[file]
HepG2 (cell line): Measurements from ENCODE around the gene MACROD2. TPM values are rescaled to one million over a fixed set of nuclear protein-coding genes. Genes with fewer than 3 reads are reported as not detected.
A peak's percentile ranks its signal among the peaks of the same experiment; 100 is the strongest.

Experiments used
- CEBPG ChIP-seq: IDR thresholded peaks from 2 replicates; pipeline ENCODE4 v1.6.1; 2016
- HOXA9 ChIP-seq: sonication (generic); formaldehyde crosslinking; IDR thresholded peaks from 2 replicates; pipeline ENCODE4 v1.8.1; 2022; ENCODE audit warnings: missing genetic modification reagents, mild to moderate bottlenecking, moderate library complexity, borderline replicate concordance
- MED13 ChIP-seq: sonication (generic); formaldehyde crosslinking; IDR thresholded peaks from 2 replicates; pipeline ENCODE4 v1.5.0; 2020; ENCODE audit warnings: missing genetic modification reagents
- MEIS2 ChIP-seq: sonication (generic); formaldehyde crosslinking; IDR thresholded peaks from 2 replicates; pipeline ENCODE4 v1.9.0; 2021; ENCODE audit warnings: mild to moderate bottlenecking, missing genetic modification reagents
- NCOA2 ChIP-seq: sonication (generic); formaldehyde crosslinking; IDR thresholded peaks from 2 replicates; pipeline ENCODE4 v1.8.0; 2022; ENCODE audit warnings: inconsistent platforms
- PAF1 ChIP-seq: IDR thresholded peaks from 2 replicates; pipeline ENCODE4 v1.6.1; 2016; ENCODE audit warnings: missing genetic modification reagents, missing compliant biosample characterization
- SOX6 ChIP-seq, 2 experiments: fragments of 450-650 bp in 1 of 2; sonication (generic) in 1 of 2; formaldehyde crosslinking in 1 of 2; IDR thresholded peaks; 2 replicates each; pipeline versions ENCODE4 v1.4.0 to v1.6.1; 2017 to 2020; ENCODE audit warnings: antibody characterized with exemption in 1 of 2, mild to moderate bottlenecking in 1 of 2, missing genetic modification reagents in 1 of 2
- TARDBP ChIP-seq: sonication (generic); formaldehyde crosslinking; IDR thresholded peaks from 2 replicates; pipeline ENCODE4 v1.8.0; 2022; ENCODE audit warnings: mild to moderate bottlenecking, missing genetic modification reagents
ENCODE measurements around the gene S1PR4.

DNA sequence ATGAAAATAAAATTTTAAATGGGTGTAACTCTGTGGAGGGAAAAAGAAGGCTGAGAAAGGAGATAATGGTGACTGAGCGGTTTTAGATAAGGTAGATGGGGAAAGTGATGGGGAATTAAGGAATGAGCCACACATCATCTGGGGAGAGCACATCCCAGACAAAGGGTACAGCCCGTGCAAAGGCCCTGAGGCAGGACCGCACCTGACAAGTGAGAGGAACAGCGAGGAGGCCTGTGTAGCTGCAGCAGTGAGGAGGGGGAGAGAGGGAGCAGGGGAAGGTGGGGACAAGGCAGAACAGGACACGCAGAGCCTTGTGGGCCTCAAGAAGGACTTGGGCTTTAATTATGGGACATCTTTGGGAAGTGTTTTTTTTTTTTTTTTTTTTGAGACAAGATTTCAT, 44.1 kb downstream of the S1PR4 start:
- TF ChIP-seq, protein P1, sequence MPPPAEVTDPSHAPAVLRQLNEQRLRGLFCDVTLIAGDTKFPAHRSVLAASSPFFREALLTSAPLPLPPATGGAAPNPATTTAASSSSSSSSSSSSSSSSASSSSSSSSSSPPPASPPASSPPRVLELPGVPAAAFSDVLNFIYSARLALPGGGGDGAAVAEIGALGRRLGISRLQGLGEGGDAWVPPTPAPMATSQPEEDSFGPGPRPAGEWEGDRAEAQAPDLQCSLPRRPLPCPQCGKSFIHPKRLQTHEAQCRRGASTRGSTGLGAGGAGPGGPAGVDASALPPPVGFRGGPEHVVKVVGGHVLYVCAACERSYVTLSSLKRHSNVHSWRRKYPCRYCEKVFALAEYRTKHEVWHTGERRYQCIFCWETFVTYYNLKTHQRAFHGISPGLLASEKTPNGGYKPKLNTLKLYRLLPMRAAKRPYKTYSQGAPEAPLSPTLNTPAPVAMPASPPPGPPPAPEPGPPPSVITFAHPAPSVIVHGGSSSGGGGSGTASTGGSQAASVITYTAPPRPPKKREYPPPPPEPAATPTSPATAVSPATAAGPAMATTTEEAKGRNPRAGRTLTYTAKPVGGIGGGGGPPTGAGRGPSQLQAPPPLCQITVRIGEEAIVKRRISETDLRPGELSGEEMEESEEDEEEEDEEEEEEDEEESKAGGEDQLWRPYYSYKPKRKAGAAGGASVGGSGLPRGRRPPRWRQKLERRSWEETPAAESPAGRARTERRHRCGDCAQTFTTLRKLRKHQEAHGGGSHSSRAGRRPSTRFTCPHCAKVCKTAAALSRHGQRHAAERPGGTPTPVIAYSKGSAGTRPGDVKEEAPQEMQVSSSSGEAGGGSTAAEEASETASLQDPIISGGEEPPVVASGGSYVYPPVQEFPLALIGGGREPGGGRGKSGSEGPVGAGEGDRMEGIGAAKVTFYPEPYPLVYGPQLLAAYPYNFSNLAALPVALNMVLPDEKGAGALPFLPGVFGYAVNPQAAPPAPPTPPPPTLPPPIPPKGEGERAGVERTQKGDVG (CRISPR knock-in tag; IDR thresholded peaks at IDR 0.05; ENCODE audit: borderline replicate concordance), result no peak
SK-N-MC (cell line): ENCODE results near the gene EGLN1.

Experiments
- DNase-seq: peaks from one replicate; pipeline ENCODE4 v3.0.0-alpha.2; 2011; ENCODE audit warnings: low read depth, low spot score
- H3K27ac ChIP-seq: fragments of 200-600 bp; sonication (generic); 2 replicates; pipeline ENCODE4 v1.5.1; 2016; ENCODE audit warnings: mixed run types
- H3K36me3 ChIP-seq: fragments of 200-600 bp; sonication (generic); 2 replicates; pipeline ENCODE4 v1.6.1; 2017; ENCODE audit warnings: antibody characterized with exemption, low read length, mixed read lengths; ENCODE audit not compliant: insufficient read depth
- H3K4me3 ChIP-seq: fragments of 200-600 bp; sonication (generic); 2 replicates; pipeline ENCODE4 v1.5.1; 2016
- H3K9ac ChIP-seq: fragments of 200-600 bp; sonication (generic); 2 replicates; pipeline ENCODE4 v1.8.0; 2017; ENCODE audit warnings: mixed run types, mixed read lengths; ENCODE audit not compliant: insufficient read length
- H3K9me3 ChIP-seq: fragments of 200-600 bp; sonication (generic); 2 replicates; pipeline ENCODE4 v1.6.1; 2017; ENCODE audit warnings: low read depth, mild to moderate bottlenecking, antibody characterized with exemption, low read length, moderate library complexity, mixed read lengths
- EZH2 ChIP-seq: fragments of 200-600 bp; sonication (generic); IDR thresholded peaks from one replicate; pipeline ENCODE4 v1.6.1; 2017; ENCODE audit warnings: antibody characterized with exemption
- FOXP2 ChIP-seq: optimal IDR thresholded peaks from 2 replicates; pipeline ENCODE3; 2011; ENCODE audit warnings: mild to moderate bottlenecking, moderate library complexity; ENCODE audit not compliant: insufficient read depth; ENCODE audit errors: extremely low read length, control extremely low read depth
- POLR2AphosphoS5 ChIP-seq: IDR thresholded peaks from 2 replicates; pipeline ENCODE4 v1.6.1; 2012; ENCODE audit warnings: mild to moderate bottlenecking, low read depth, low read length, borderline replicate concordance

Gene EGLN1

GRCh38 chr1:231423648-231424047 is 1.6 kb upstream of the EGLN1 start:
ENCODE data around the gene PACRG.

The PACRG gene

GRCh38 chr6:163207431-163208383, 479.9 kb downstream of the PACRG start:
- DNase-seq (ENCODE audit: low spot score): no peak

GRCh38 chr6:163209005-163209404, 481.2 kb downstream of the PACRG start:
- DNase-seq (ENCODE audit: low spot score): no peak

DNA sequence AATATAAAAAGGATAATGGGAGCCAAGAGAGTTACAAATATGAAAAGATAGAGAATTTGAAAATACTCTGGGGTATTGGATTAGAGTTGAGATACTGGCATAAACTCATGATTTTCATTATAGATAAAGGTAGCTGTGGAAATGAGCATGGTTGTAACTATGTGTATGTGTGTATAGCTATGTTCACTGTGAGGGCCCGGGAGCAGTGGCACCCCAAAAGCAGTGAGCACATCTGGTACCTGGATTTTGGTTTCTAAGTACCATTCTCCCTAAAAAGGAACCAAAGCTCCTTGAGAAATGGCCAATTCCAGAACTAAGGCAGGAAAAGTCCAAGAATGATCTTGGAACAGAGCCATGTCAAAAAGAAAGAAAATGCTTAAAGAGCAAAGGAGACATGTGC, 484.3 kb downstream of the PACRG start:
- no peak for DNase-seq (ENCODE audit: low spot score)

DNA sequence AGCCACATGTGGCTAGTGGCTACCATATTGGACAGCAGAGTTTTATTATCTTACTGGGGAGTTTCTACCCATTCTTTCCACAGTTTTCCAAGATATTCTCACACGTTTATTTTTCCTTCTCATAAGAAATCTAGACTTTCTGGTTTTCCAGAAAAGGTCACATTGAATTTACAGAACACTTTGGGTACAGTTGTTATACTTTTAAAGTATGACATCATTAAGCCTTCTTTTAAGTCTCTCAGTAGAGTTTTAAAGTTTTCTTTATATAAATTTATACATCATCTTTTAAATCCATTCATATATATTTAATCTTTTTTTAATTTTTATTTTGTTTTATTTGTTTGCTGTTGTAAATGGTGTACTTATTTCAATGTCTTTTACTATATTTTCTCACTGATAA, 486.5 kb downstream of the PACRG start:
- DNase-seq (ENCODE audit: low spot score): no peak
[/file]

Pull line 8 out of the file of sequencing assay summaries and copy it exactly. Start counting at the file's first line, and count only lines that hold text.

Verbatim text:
- NCOA2 ChIP-seq: sonication (generic); formaldehyde crosslinking; IDR thresholded peaks from 2 replicates; pipeline ENCODE4 v1.8.0; 2022; ENCODE audit warnings: inconsistent platforms